At the Mountains of Madness, Part 1: Lovecraft’s Continent

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While we had record low temperatures throughout a large portion of the United States at the turn of the new year, its nothing compared to some of the low temperatures and high winds experienced on Antarctica, the continent where Lovecraft’s tale At the Mountains of Madness takes place. As Joshi describes in this comprehensive biography (I Am Providence: The Life and Times of H.P. Lovecraft, 2013), Lovecraft was extremely fascinated with Antarctic geography and exploration since he was 10 or 12. In fact he wrote three treatises on the subject: “Voyages of Capt. Ross, R.N.” (1902), “Wilkes Explorations” (1902) and “Antarctic Atlas” (1903).  Unfortunately, these treatises are lost; it would have been fascinating to read these documents and exam the map of the continent Lovecraft illustrated in “Antarctic Atlas.”

The “Heroic Age” of Antarctic exploration was a period of time between the end of the 19th century and early part of the 20th century when there was an intensive and international effort to explore the continent of Antarctica. This unique period of time for Antarctic exploration is frequently cited as being between the “Heroic” and “Mechanical” ages, when individuals tested their mental and physical endurance in conjunction with using new and emerging technologies in transportation and communication. Lovecraft takes full advantage of this merging of 18th / 19th century exploration with early 20th century technology and scientific discoveries in the development of his tale.

HMS_Erebus_and_Terror_in_the_Antarctic_by_John_Wilson_Carmichael HMS Erebus and Terror in the Antarctic by John Wilson Carmichael

James Clark Ross (1800-1862) discovered the Ross Sea, Victoria Land, the Great Ice Barrier (later named the Ross Ice Shelf in his honor) and two large volcanoes, which he named after his two ships, Mt. Erebus and Mt. Terror.  As Joshi has described, the Ross expedition had a profound impact on Lovecraft as well as his development of At the Mountains of Madness. For example, Joshi noted that the ship’s doctor, Dr. Joseph Hooker, wrote in response to his initial view of Mt. Erebus, “This was a sight so surpassing everything that can be imagined…that is really caused a feeling of awe to steal over us at the consideration of our comparative insignificance and helplessness, and at the same time, an indescribable feeling of the greatness of the Creator in the works of His hand.” (Joshi, 2013). With the exception of the mention of the Creator, this passage really describes the cosmic indifference Lovecraft attempts to convey in his tales.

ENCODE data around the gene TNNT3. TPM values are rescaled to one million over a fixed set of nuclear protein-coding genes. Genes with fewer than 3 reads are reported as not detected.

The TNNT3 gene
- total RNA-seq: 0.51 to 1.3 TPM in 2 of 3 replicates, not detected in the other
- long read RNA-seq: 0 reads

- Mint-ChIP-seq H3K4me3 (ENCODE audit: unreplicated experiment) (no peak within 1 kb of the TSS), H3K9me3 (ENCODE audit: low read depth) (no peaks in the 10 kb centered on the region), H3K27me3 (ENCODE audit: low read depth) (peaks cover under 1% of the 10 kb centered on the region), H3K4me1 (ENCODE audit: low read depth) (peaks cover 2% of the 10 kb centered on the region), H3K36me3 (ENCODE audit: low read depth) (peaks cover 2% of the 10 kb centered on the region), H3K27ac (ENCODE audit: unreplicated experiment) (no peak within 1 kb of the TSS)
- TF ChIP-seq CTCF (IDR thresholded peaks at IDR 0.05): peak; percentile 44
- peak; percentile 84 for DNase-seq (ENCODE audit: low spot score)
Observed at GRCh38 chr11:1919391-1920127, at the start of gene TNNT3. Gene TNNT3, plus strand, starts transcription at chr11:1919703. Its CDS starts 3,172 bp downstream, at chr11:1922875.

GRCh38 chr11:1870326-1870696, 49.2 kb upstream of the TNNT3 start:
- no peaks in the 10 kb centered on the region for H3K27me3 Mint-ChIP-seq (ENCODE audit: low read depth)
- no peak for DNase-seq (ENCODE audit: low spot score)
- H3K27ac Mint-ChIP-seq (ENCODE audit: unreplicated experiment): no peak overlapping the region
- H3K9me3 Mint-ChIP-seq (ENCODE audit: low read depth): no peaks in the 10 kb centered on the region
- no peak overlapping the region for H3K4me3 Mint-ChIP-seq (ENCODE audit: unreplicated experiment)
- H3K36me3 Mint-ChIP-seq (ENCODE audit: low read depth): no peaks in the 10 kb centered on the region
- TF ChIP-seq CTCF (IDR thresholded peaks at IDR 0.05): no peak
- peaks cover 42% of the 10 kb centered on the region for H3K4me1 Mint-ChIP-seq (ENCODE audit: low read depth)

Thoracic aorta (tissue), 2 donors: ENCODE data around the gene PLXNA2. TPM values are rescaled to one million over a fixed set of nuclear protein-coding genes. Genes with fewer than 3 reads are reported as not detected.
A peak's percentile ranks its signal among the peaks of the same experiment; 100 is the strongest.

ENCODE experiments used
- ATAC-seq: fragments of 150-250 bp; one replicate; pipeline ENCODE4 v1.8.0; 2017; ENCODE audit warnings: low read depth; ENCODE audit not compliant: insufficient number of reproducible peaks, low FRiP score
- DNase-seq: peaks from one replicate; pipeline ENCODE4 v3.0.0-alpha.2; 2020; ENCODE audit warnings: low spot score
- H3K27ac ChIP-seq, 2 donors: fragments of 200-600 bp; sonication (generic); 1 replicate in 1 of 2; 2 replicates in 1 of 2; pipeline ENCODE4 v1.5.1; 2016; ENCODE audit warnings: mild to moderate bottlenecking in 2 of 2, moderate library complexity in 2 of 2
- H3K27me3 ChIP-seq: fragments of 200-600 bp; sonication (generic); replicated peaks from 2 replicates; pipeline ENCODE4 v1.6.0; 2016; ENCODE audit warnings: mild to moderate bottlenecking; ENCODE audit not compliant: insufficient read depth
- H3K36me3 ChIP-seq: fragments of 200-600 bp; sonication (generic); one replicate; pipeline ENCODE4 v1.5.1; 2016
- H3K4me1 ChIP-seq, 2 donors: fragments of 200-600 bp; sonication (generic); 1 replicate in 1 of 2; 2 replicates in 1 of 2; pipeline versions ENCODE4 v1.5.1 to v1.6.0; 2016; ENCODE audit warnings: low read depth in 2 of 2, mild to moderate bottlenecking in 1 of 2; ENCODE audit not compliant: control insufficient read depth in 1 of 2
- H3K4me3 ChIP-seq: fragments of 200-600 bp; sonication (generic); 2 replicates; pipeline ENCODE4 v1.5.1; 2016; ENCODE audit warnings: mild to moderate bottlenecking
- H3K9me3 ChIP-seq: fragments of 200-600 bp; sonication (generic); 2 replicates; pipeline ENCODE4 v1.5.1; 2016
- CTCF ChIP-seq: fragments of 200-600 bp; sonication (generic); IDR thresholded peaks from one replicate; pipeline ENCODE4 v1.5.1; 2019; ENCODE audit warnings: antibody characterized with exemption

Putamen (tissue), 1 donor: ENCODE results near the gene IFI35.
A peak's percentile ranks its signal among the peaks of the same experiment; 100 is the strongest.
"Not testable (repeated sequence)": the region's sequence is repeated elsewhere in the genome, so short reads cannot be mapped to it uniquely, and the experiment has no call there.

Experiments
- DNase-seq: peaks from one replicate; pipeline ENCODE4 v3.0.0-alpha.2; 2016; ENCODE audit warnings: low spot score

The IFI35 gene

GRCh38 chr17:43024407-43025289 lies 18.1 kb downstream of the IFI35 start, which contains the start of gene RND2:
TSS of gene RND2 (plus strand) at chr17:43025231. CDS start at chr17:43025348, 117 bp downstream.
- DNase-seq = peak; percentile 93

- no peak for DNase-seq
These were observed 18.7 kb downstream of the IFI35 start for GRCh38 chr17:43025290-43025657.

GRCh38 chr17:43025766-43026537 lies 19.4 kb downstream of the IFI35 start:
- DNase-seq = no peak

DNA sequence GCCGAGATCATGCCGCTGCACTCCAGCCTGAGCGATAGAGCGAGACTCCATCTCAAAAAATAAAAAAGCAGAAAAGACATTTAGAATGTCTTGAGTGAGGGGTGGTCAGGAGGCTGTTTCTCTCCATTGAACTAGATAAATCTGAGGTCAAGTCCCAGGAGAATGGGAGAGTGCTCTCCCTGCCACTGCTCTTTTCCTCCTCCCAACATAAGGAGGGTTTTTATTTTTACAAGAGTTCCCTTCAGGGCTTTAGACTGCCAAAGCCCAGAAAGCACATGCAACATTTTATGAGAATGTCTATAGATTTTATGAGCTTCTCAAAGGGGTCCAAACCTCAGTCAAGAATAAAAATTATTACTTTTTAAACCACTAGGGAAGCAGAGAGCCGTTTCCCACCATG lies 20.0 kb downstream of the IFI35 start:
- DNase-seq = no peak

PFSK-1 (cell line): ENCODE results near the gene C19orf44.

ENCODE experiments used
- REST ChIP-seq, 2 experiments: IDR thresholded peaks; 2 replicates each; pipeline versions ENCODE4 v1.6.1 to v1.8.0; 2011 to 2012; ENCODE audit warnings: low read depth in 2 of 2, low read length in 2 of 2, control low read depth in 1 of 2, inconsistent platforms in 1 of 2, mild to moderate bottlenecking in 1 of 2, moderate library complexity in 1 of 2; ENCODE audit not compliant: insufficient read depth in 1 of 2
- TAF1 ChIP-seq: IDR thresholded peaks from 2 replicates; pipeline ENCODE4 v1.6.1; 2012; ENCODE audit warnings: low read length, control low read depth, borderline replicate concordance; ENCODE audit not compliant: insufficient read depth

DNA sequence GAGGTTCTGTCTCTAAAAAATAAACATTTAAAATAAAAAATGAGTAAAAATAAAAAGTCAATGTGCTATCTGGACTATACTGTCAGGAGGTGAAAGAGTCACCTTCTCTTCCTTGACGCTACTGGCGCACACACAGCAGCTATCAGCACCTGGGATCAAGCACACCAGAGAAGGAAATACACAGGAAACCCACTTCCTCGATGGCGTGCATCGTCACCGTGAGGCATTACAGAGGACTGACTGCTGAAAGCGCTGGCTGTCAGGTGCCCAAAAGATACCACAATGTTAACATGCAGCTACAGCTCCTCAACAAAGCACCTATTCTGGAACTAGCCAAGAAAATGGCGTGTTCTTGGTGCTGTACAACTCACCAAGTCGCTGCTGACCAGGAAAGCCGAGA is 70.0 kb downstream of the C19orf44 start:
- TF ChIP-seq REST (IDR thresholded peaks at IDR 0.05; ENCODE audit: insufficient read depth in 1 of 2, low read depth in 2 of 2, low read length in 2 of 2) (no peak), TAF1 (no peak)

British (English) School; James Clark Ross (1800-1862)               James Clark Ross (1800-1862)

As a result of his expeditions to Antarctica, Ross believed that the continent was actually two land masses, a larger eastern part and a small western part (see below), separated by the Weddell and Ross Seas and their associated ice shelfs.

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Lovecraft believed in this hypothesis was well and in fact included a passage in an earlier draft of At the Mountains of Madness to reflect this:

“…west, but radically different from the parts lying eastward below South America, which in all probability form a separate and smaller continent divided from the larger by a frozen junction of the Ross and Weddell Seas.” (from The Thing on the Doorstep and Other Weird Stories by H.P. Lovecraft, edited with an introduction and notes by S.T. Joshi, 2001).

However, this version is not found in the actual tale. Lovecraft modified this passage in the final submission to Astounding Stories in late 1935 to state:

“west, but somewhat different from the parts lying eastward below South America – which we then thought to form a separate and smaller continent divided from the larger one by a frozen junction of Ross and Weddell Seas, though Byrd has since disproved this hypothesis.” (from Joshi, 2001).

The bolded passages are the ones that were added. Joshi does cite that Lovecraft is incorrect in stating that Byrd disproved this hypothesis; actually, it was Lincoln Ellsworth and Herbert Hollick-Kenyon who disproved it in late 1935 during the first airplane flight crossing over Antarctica from the Weddell Sea to the Ross Sea (Joshi, 2001. However, the fact that Lovecraft took the time and care to make that small yet significant change to the text in At the Mountains of Madness, provides additional support to the claim that Lovecraft made every effort to make his tales as scientifically accurate as possible, with the information that was available at the time.

Mt-Erebus-lg_c9bfa69e-b296-45ca-9655-ec2347a0ddc0_1024x1024 Mt. Erebus on the continent of Antarctica

Next time we will discuss the geologic history of Antarctica as discussed in At the Mountains of Madness.  Thank you – Fred.

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One thought on “At the Mountains of Madness, Part 1: Lovecraft’s Continent

  1. Looking forward to this series of posts! As well as to shamelessly promote my argument from NecronomiCon that ATMOM was influenced by/Lovecraft’s version of the Mars-set sci-fi of his day.

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